Don’t know about you, but it’s getting harder traveling long distances now that I am a getting grayer and wiser; I adamantly refuse to say older. Huh, if I was getting ‘old’ I could not outrun majority of you men out there twenty years younger. Talking about graying, strange no, I am getting threadbare gray on my scalp, robust gray at the sides of my head, but bloody even healthier gray on my chest, nose and even ears! It seems providence has decided to take hair from top of my scalp and transplant them to these body parts!

Yes, I was talking about the impending trip which may have soured my temperament this fine Sunday morning here in Mumbai. Is it that? It can’t be the weather, as I savor waning days of my stay in this country; January can be a wonderful time of year to be in Mumbai. Calm comfortable days, pleasant cool nights and relief from noise pollution as thousands of air conditioners take a sabbatical in my neighborhood. Of course mangoes and apple custards and jack fruit are all gone now, still, you can’t beat the wonderful pleasant (brief) weather that currently prevail here.

Maybe it’s the price of gas, now raised 11% in 2 months, the damage this will do to the 4 – 5 thousand rupee earner. Maybe it’s the price of onions, skyrocketing to heights she feels she is bloody gold, so indispensable her need in Indian cuisine. Why, one newspaper carried a report about an irate husband getting ready to dismember his 30 old marriage because mama watoto curtailed the quantity of it in her cooking. No, it can’t be the onions. Then it must be the daily, unrelenting headlines of government officials in one corruption scandal after another, for amounts so colossally large, it makes my mind tizzy just counting the zeros. Perhaps Indians need nerves of Tunisians; take charge and bring about a change with corrupt, looting officials. But perhaps I am just sour at the obscene amounts of cash tossed around at the recent IPL auction for current cricket players. God, why didn’t You make me a cricket goddess?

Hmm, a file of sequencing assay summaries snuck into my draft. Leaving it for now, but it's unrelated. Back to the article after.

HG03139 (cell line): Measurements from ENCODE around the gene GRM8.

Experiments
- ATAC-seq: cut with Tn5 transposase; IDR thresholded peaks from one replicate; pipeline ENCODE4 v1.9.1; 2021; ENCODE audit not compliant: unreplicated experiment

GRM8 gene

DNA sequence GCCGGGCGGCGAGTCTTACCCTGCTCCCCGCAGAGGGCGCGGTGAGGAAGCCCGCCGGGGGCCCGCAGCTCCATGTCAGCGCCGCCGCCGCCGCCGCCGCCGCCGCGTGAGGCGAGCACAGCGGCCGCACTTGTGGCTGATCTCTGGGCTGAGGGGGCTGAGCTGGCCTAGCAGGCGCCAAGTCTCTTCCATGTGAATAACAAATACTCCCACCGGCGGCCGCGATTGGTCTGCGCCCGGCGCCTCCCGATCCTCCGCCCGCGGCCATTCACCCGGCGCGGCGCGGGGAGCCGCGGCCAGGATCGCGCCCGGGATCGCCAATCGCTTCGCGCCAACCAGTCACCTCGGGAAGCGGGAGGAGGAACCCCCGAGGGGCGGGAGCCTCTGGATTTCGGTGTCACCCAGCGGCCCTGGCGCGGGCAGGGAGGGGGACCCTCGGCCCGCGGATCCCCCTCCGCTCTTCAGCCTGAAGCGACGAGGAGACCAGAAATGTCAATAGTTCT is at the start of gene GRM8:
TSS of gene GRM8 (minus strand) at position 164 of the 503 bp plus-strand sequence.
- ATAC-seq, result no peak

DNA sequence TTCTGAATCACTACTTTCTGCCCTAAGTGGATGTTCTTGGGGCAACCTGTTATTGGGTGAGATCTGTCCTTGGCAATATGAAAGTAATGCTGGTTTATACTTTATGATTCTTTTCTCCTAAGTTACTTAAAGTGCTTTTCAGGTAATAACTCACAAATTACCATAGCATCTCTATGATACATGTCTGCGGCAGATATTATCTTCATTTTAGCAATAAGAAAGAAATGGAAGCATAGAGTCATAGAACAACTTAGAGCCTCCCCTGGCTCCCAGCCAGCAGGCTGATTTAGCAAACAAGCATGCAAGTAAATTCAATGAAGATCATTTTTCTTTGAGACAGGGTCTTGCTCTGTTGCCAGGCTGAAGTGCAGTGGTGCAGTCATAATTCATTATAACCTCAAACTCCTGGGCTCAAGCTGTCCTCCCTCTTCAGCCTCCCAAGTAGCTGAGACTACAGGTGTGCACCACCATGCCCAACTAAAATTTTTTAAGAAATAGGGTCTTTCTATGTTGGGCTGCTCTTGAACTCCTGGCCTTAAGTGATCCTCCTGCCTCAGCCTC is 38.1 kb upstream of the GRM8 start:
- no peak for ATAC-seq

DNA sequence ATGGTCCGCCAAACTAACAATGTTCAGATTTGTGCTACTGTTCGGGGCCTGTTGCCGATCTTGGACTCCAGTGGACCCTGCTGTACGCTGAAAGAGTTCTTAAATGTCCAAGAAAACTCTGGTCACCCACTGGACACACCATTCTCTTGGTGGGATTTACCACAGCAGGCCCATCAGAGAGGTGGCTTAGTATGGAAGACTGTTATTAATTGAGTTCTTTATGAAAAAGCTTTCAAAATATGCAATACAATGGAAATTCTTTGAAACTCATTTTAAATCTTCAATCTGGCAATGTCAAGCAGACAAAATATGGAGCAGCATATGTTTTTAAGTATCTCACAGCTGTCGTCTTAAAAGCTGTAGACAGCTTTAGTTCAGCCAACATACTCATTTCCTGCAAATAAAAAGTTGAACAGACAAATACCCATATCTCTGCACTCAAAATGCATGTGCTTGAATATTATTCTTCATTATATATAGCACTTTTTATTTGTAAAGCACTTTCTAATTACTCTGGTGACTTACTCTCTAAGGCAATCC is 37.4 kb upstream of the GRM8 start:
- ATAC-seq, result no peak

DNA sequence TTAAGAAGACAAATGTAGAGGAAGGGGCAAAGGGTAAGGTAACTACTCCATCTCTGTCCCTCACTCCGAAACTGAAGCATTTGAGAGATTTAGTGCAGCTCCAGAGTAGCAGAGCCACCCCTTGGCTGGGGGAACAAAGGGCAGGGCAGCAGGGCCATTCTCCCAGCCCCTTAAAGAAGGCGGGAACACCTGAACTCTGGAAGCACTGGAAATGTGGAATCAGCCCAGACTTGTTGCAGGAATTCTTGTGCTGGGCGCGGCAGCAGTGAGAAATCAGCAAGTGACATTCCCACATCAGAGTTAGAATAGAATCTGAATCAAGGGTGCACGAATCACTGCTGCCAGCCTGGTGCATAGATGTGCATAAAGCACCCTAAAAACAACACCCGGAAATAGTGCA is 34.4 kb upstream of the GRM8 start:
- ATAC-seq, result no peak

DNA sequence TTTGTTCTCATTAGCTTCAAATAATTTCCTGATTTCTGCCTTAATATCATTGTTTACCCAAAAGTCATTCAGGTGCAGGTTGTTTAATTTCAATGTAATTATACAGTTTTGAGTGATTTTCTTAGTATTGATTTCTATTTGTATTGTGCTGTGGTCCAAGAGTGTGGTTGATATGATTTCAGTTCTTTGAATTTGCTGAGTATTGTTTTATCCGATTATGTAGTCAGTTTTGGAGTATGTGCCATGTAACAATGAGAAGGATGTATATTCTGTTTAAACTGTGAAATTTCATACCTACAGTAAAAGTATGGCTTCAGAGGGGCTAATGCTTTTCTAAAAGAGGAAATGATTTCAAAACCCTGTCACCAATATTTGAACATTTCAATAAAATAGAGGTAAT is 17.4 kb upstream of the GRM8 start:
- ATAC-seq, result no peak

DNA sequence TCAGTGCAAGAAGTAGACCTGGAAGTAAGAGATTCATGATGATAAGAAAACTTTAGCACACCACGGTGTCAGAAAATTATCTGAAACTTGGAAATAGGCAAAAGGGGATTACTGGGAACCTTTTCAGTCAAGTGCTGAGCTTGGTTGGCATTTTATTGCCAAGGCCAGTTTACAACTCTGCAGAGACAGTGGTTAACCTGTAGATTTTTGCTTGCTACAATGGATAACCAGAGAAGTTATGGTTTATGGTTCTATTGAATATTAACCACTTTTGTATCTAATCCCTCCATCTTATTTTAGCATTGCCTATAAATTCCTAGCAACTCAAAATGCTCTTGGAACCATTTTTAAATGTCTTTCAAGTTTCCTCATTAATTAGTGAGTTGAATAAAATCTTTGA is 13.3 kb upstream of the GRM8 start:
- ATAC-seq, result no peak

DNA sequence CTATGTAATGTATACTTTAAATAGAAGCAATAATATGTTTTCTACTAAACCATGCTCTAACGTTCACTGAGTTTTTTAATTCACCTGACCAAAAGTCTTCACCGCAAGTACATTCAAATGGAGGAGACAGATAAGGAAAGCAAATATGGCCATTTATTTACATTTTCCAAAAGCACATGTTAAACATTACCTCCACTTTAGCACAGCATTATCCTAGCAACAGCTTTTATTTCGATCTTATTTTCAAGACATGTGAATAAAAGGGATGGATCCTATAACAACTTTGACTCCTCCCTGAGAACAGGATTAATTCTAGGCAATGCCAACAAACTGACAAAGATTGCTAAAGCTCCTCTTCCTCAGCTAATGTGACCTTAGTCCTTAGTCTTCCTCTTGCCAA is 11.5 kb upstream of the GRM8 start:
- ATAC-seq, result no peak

This inflation nightmare is eating into royalty as well, I read in papers. Why, the queen of England (again, why is she a queen in the first place?) has agreed to share her gigantic Buckingham Palace with grandson William so money can be saved. Should not be a problem; I am sure Kate and William will find ample crooks and corners within 818,218 square feet to enjoy a hearty honeymoon and a happy life after.

Oh never mind all my moaning and groaning above, my mood has just changed for the better. I just got a call from Kingfisher Airlines; the representative all exited and out of breath. Kingfisher has upgraded me on the Mumbai to London sector! Business Class? I turn equally exited and breathless, so we communicate each other’s excitement over the phone for a few seconds. I am puzzled however, for I am but a lowly silver member in their frequent flier program; so far. Yes, yes, she says, you have been upgraded to first row in economy with plenty more leg room!